Anton M.,University of Extremadura | Anton M.,University of Evora | Vilaplana J.M.,Estacion de Sondeos Atmosferico El Arenosillo | Kroon M.,Royal Netherlands Meteorological Institute | And 5 more authors.
IEEE Transactions on Geoscience and Remote Sensing | Year: 2010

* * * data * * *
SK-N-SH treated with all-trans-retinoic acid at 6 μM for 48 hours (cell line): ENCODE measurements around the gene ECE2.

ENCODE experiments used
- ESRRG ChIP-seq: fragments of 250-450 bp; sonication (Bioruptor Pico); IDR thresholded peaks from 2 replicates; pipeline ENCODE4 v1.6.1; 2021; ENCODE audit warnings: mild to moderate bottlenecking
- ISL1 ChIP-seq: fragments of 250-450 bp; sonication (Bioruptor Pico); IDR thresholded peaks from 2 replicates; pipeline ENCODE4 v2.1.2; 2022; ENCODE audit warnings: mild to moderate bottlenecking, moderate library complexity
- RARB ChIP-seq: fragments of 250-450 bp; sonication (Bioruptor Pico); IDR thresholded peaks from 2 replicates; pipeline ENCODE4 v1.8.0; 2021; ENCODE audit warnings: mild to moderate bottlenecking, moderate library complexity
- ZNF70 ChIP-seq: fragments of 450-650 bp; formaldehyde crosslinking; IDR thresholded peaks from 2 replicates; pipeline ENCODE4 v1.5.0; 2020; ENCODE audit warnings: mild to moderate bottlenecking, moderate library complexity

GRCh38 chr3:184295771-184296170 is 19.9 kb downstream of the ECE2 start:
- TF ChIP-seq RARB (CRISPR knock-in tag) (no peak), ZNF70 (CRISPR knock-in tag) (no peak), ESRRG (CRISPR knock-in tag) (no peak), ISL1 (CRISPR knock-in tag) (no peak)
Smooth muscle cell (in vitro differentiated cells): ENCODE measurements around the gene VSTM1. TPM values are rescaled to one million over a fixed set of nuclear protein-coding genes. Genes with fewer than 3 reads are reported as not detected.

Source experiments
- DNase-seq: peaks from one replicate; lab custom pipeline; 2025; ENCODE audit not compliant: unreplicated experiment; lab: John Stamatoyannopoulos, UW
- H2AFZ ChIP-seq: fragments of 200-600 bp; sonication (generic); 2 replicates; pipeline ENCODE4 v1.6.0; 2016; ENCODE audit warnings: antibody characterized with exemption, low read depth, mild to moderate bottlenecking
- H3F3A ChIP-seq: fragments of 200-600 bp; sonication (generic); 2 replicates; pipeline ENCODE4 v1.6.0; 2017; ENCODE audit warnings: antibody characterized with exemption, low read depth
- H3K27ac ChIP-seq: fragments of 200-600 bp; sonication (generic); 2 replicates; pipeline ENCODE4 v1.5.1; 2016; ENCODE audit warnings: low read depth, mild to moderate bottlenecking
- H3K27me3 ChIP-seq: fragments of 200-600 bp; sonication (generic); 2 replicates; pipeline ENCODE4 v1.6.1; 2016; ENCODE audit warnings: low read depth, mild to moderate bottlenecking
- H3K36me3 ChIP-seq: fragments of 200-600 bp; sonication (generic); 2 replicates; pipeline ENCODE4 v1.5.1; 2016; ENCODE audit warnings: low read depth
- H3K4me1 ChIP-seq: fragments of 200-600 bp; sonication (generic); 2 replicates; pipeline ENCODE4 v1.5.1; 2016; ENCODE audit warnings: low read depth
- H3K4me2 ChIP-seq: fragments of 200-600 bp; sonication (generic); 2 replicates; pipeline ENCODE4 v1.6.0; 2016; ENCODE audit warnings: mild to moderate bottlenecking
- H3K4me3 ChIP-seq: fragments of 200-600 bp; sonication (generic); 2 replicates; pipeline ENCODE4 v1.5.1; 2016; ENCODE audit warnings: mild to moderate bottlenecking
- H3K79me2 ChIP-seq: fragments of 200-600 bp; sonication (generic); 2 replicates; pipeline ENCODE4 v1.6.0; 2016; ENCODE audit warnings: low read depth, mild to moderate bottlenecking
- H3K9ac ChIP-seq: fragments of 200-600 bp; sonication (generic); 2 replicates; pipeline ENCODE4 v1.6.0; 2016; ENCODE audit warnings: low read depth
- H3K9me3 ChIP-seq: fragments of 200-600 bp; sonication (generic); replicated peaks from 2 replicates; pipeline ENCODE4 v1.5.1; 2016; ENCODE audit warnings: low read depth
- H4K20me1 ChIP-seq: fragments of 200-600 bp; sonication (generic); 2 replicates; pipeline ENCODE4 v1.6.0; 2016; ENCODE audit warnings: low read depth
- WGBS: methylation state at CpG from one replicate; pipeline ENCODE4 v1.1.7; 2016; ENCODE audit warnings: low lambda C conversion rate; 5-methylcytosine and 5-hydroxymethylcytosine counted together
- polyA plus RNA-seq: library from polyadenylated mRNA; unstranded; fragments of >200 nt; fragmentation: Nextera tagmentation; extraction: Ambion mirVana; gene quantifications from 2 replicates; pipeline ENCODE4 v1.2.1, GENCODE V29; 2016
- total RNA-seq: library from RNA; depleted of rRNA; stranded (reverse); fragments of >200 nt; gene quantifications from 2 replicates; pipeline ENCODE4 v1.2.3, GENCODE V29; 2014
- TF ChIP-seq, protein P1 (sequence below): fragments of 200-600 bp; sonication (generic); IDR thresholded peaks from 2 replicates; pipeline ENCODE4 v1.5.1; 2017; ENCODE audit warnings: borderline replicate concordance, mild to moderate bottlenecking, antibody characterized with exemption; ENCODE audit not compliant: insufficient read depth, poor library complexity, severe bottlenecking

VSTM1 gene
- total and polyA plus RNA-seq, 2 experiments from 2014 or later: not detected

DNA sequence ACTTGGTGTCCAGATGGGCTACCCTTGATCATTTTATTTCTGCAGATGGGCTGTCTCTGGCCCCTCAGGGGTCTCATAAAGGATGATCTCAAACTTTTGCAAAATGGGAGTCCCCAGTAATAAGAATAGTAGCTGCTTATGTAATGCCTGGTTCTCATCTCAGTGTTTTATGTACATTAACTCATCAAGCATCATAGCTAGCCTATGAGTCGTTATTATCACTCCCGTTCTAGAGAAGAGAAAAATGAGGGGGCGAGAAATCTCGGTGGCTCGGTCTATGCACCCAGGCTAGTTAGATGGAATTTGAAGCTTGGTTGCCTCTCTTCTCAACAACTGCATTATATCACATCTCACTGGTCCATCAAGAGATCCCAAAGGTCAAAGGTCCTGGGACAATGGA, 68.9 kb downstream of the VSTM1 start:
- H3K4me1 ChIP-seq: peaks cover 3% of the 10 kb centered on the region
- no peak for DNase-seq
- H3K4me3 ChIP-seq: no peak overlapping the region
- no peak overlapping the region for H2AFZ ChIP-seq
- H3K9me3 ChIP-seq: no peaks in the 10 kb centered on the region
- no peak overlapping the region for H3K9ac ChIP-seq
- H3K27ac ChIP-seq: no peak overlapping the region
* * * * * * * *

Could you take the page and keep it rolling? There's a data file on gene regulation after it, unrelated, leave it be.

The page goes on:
This paper focuses on the validation of the empirically corrected total ozone column (TOC) data provided by the Earth Probe Total Ozone Mapping Spectrometer (EP-TOMS) using ground-based measurements recorded by a well-calibrated Brewer spectroradiometer located at El Arenosillo (Spain). In addition, satellite TOC observations derived from the Ozone Monitoring Instrument (OMI) with the TOMS algorithm are also used in this paper. The agreement between EP-TOMS TOC data and Brewer measurements is excellent (R 2 ∼ 0.92) even for the period 20002005 when a higher EP-TOMS instrument degradation occurred. Despite its low magnitude, the EP-TOMSBrewer relative differences depend on the solar zenith angle (SZA), showing a clear seasonal cycle with amplitude between ± 2% and ±4%. Conversely, OMIBrewer relative differences show a constant negative value around -1% with no significant dependence on SZA. No significant dependence on the ground-based to satellite-based differences with respect to the EP-TOMS scene or to the OMI crosstrack position is observed for either satellite retrieval algorithm. Finally, TOC, estimated by the two satellite instruments, have also been compared, showing a good agreement (R2 ∼ 0.88). Overall, we conclude that the empirical correction of the EP-TOMS data record provides a reprocessed set of high quality. However, EP-TOMS data after year 2000 should not be used in calculations of global-ozone trending due to remaining errors in the data set and because it is no longer an independent data set. © 2006 IEEE. Source